"Baby steps" are also helpful in this process. For those of us who haven't seen the movie "What About Bob?" starring Bill Murray and Richard Dreyfuss, "baby steps" are in reference to setting small, attainable goals that you are certain you can achieve and be successful in, in order to reach your larger goal. Bill Murray's character, Bob, helps illustrate this concept quite well as he says the words "baby steps" in conjunction with his small goal; for example, Bob, who has a phobia of public transportation, yet desperately wants to see his therapist, Dr. Leo Marvin, that can only be reached through the use of public transportation, says to himself, "Baby steps onto the bus," and proceeds to step onto the bus. You see, Bob is not focusing on how overwhelming the journey to see his therapist will be, but rather, on the small goal of getting on the bus. How does this illustration apply to music you ask? Dr. Suzuki set small, attainable goals for his students throughout even their private lessons to illustrate how one student could enter the lesson with a larger goal that they were struggling and feeling overwhelmed with, yet leave the lesson with the larger goal either achieved or much closer to being achieved.
Then, there's attitude. Once, I read the saying, "Attitude is the crayon that colors your world." I am not sure who coined such a phrase, but they must know the significance of attitude in motivating you to act and do certain things. When I compare the way color and stroke effect the impression and tone of a painting and the way my attitude and outlook on life sets the tone for how effective I am in setting and achieving my goals, I am taken aback at how negative and pessimistic I am when setting out to obtain my goals and live a productive life. Try asking yourself some of these questions when you are looking at a piece of music that is challenging or recital program you feel overwhelmed by:
"How do I feel about this music? Does it make me happy or sad?"
"If I were to convert my feelings into color, what color would best describe the feelings I have about this performance or piece of music?"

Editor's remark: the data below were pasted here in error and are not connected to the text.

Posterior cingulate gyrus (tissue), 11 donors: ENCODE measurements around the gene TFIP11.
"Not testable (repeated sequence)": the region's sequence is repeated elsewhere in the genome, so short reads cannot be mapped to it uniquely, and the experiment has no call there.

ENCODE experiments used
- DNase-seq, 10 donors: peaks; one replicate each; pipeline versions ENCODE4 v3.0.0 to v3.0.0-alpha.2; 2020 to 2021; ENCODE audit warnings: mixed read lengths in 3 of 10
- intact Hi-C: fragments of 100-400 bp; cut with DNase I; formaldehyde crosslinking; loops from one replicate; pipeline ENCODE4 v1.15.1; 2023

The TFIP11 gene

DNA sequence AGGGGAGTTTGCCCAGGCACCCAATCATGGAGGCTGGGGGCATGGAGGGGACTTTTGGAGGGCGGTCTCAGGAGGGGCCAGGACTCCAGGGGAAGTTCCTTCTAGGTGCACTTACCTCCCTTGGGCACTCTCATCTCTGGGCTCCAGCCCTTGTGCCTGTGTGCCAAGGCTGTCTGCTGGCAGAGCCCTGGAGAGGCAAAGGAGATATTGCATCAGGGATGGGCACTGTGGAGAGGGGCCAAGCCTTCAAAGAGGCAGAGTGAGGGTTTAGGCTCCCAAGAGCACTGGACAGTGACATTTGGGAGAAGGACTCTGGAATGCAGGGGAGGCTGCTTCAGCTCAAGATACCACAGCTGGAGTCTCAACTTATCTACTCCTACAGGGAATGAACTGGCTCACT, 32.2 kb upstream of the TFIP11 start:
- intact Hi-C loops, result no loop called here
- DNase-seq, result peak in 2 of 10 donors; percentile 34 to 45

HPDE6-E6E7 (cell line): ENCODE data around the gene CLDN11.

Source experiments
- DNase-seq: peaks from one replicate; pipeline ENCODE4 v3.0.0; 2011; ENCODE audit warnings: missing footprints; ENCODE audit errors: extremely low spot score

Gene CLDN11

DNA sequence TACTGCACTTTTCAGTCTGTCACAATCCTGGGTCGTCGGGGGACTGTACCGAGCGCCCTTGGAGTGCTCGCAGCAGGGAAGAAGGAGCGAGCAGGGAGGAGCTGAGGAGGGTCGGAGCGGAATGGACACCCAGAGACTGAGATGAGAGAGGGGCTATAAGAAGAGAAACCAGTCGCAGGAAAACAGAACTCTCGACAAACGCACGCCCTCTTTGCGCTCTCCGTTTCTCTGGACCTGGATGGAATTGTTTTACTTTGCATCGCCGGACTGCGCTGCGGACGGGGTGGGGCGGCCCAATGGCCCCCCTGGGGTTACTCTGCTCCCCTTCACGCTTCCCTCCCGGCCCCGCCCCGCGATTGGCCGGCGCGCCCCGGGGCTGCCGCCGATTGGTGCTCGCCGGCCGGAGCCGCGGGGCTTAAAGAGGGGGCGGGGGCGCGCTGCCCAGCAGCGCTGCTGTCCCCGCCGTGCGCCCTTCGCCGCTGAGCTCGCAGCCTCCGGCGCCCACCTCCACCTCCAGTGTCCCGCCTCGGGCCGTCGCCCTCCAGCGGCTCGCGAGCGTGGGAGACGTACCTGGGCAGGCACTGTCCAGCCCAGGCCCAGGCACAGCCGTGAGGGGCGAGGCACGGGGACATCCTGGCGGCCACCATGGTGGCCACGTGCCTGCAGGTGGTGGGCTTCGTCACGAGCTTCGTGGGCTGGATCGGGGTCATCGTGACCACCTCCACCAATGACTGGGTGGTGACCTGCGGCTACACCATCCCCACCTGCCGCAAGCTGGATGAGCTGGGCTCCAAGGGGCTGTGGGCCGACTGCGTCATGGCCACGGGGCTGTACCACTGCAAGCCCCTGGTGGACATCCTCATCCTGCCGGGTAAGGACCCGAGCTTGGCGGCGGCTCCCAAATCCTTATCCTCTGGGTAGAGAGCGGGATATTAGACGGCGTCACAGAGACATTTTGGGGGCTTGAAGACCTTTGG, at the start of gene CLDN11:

"Do I believe that my goal is attainable? Have I surrounded myself with people that will both, have a positive influence on me, and encourage me, in order to propel me towards my goal?"
"Do I believe that I can focus?"
Please answer honestly. You are answering to yourself, and you need to be honest to yourself before you can make any headway on your journey to your goal(s). I have made reference to "music specific" challenges in these questions, however, you can fill in the blank with whatever you are facing in life--relationships, etc.
Lastly, there is action. Go out there with focus and a good attitude, and you'll be amazed at how productive you become!
Although, I wish I could take back all those times I used the word "busy" as an excuse, all I have is today to make the word "productive" a part of my everyday life and vocabulary. :)
I live Carmel, Indiana. I have been married to my very supportive and loving husband, James Matthew King, for four years. The most important things to me are God, my family and friends. I am a violinist and violin instructor by profession; currently, I teach for three music programs, perform for weddings and with various orchestras around Indy, attend graduate school at Butler University, and work as the GA for the Butler Symphony Orchestra. My favorite color is purple and my favorite animal is the elephant.